Now then, James knew that the anxious Jews would need something more, so he asked Paul, “What then is to be done?  They will certainly hear that you have come.”  Then in verses 23-26 James offered a suggestion. 

            Four men had taken a vow.  It appears that the vow in question was a Nazarite vow (Num. 6:1-21; Luke 21:24).  A Nazarite vow was a vow of self-dedication for a stated period of time (in the first century usually 30 days) that involved not cutting one’s hair, not drinking any wine or strong drink, nor eating anything originating on the grapevine, and not defiling oneself by coming in contact with a dead body.  At the end of the period, the Nazarite cut his hair and offered it to God as a sacrifice. 

            It appears that the four men mentioned had been defiled, perhaps by accidental contact with a dead body.  Therefore they had to go through a seven-day ritual of purification (Num. 6:9-12).  James suggested to Paul, who most likely had become ceremonially defiled in one way or another since he left Jerusalem on his third journey, that he go through the purification process with the four Nazarites and pay their expenses (the cost of the proscribed sacrifices) to demonstrate that he still was a good Jew who followed Jewish law.  Paul agreed to the idea, and the next day he went to the temple with the Nazarites for that purpose.  Unfortunately, the plan did not work. 

            I believe James’ handling of the situation is a good example to all of us.  Christians too often avoid dealing with issues like this.  Oh there’s plenty of talk, but it is not face to face with the one who supposedly offended.  Some will go so far as to pronounce the offender guilty as charged, not only with no proof that it is true, but also without even asking the person if it’s true.  Indeed we see that happen in verses 27-36.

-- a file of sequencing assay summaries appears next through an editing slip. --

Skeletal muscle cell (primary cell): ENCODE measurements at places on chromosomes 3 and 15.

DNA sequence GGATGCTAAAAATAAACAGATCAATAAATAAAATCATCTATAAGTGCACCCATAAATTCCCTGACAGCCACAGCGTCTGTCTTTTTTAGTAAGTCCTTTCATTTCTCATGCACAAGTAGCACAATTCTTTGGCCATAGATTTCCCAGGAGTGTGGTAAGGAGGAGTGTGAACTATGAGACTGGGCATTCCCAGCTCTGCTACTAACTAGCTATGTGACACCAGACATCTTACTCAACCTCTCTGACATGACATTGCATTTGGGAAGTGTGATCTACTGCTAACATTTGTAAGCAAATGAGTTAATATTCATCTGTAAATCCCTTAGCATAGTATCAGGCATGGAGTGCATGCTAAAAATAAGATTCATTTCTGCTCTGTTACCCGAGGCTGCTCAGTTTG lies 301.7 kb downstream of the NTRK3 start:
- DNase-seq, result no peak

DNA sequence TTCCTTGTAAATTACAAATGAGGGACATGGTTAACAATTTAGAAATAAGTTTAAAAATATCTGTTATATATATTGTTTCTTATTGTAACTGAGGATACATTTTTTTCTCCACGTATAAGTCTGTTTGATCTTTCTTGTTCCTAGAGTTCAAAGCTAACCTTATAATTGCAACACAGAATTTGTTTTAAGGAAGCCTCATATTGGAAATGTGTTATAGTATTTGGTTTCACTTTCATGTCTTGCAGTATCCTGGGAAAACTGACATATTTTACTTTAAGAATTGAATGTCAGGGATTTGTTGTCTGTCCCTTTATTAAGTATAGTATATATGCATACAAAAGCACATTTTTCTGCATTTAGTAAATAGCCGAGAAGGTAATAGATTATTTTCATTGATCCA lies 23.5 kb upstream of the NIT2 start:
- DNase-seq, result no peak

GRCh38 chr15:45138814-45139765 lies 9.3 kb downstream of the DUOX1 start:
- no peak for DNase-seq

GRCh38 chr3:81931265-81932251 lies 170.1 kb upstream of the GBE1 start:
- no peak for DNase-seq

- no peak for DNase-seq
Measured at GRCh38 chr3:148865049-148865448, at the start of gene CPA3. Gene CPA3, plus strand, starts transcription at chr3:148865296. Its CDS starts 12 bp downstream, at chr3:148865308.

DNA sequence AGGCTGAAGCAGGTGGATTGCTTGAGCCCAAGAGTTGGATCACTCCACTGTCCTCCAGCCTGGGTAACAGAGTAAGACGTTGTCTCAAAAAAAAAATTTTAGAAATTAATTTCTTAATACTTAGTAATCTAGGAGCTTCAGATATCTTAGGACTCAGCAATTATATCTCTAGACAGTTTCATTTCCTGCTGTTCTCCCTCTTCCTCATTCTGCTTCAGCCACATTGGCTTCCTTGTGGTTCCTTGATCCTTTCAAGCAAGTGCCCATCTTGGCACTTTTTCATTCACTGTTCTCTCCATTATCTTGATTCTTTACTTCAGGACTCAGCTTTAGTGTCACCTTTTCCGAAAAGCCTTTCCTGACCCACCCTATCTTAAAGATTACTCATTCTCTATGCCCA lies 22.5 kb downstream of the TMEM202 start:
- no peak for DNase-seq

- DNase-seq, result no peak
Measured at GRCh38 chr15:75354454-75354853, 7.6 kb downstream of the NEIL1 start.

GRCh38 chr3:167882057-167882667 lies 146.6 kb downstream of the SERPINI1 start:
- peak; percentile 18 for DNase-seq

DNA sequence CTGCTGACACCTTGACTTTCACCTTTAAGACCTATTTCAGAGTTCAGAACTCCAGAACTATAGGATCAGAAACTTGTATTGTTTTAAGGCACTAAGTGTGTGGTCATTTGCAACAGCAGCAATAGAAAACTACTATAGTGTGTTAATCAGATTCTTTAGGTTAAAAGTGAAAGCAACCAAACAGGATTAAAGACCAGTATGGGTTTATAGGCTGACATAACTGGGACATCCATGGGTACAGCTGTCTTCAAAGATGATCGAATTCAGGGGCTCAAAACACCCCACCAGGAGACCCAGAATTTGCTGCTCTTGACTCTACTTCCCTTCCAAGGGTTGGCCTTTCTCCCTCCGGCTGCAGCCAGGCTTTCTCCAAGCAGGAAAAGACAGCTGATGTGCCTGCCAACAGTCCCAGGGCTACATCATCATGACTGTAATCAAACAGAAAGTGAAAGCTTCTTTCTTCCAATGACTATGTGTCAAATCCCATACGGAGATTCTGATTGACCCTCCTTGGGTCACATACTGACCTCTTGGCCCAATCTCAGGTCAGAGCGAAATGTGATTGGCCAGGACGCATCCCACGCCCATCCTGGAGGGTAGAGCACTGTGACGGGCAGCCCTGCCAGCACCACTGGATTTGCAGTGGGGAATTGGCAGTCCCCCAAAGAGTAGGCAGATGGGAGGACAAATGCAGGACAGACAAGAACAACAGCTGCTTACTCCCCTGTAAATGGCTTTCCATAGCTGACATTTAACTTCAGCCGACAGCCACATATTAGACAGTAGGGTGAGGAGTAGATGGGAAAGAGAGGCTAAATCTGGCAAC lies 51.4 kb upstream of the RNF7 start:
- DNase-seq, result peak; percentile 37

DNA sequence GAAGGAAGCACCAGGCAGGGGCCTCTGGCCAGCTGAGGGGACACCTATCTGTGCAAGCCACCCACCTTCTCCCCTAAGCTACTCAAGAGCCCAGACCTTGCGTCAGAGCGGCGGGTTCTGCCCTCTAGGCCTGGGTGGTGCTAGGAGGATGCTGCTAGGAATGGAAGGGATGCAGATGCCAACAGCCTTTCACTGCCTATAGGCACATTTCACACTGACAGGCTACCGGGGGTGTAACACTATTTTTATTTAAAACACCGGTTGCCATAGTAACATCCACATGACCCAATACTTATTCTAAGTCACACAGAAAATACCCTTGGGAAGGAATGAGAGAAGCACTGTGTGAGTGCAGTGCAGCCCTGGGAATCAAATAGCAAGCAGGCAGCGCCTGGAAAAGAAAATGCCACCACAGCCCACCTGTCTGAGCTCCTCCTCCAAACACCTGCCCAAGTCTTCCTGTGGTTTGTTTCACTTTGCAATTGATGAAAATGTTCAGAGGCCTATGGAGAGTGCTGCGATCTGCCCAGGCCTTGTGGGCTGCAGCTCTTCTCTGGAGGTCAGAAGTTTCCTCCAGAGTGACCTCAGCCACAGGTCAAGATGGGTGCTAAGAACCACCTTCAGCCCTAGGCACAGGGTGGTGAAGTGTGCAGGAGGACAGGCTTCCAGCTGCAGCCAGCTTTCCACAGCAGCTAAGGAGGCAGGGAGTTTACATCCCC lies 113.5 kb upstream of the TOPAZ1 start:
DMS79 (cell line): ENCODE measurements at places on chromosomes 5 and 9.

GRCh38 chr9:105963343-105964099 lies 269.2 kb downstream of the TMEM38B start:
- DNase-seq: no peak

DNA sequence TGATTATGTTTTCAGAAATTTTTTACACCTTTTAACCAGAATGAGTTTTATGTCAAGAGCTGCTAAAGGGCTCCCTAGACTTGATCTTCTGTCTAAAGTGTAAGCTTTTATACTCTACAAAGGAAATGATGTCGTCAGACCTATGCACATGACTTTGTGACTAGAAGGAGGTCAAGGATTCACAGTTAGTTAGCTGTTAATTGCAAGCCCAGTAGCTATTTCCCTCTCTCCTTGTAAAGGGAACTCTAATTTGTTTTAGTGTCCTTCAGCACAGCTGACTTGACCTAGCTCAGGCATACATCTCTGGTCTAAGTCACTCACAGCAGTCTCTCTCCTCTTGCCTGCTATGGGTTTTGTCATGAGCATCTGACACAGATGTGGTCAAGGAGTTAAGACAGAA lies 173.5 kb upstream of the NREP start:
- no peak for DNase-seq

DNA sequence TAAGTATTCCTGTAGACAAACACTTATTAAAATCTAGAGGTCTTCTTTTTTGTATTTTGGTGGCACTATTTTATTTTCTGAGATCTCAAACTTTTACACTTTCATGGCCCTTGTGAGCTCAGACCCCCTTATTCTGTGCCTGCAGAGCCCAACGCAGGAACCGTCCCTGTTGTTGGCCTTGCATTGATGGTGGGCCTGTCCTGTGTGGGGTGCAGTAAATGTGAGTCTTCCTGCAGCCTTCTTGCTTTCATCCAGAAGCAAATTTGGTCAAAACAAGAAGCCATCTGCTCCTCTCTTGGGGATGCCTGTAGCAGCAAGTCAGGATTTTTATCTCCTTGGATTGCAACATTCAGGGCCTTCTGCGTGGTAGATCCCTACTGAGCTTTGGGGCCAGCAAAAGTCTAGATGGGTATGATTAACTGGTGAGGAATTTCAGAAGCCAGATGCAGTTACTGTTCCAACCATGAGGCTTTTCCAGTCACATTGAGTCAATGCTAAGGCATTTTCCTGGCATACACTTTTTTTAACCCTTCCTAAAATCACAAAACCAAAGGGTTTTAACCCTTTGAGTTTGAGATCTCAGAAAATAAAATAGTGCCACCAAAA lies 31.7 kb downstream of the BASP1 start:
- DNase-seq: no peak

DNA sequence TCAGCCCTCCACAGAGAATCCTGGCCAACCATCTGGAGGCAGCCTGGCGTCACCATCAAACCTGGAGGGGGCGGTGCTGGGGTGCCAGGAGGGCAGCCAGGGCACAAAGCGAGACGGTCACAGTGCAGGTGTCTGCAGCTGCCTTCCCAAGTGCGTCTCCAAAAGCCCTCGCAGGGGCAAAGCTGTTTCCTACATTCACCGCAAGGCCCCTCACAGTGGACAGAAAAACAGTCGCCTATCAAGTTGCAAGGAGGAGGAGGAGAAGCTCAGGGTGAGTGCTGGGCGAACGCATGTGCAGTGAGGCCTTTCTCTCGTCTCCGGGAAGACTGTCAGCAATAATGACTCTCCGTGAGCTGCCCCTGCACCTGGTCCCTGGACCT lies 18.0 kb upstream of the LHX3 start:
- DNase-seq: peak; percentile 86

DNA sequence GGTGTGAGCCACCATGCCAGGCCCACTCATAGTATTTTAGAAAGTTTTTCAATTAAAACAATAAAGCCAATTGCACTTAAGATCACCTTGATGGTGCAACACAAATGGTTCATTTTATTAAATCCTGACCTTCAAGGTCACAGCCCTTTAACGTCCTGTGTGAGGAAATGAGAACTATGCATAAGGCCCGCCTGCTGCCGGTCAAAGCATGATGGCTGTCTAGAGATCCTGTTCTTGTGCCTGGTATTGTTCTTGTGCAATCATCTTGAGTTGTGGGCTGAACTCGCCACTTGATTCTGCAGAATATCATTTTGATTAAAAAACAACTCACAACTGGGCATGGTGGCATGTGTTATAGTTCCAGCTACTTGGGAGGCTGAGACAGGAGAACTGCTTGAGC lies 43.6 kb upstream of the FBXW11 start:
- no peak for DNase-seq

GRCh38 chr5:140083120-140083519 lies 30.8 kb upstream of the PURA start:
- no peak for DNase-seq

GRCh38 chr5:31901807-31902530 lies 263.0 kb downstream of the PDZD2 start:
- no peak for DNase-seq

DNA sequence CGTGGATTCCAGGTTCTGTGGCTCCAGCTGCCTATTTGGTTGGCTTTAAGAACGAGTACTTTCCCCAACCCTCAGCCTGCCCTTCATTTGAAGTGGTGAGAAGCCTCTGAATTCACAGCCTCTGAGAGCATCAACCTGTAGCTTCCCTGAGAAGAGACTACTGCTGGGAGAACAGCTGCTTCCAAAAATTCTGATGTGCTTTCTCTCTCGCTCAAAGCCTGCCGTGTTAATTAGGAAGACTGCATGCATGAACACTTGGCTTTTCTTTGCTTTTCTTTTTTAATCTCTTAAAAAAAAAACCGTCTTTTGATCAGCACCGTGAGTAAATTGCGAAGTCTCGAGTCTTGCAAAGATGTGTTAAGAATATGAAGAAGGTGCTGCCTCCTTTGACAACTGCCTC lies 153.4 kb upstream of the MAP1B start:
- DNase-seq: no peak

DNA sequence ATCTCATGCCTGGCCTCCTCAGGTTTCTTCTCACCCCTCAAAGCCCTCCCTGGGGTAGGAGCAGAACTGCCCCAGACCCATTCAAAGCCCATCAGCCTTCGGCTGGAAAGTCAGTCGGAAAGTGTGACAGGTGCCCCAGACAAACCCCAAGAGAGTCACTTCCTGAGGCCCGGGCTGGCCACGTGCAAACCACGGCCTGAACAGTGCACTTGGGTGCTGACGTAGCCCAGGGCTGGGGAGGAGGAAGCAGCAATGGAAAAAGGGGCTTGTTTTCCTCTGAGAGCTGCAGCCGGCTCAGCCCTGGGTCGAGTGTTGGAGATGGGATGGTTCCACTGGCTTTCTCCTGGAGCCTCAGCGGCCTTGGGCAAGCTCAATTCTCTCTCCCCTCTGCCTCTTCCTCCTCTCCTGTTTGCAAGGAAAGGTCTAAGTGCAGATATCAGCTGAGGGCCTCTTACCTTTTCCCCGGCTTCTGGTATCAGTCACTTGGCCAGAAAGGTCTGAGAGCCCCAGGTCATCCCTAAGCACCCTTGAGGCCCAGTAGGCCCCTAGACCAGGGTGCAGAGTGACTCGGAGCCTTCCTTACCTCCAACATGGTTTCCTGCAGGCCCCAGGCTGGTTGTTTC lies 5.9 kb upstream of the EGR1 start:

Near the end of the seven-day purification ritual, Jews from Asia saw Paul in the temple and stirred up a big ruckus by seizing Paul and shouting out accusations.  The accusations were two.  First, they shouted that he had taught, “everyone everywhere against our people, our law and this place,” meaning the temple.  In other words, with no evidence they were publicly accusing Paul of actually doing what had been rumored and more. 

            Second, they accused Paul of defiling the temple by bringing a Gentile into it (v. 28).  Luke explains that they had seen Trophimus the Ephesian (a Gentile believer) with Paul the city, not in the temple but in the city.  And they assumed that he had brought Trophimus into the temple (v. 29).  It is rather ironic that Paul was arrested for defiling the temple while performing a ritual that would have enabled him not to defile the temple.  This is an excellent example of wrongly about jumping to conclusions. 

            The actions of the Asian Jews got the whole crowd in an uproar, and the mob dragged Paul out of the temple and began to beat him to death.  Luke notes that someone closed the temple doors to keep the riot from spilling back into the temple.  The Roman garrison, which was quartered at the fortress Antonia at the northwest corner of the temple, heard the commotion and moved into the situation in time to save Paul’s life.  However it was Paul whom they arrested (v. 33). 

            The Roman tribune tried to learn what was going on, but he heard so many conflicting stories from the out of control crowd that he gave up and took Paul to the Roman barracks (vv. 33-34).  In the meantime, the violence of the mob became so great that when the soldiers came to the steps of the barracks, they had to carry Paul up the steps to keep him safe (v. 35).  And the crowd kept shouting, “Away with him!”  This cry by the crowd was eerily similar to the shouts lifted up by another crowd towards Jesus some thirty years earlier.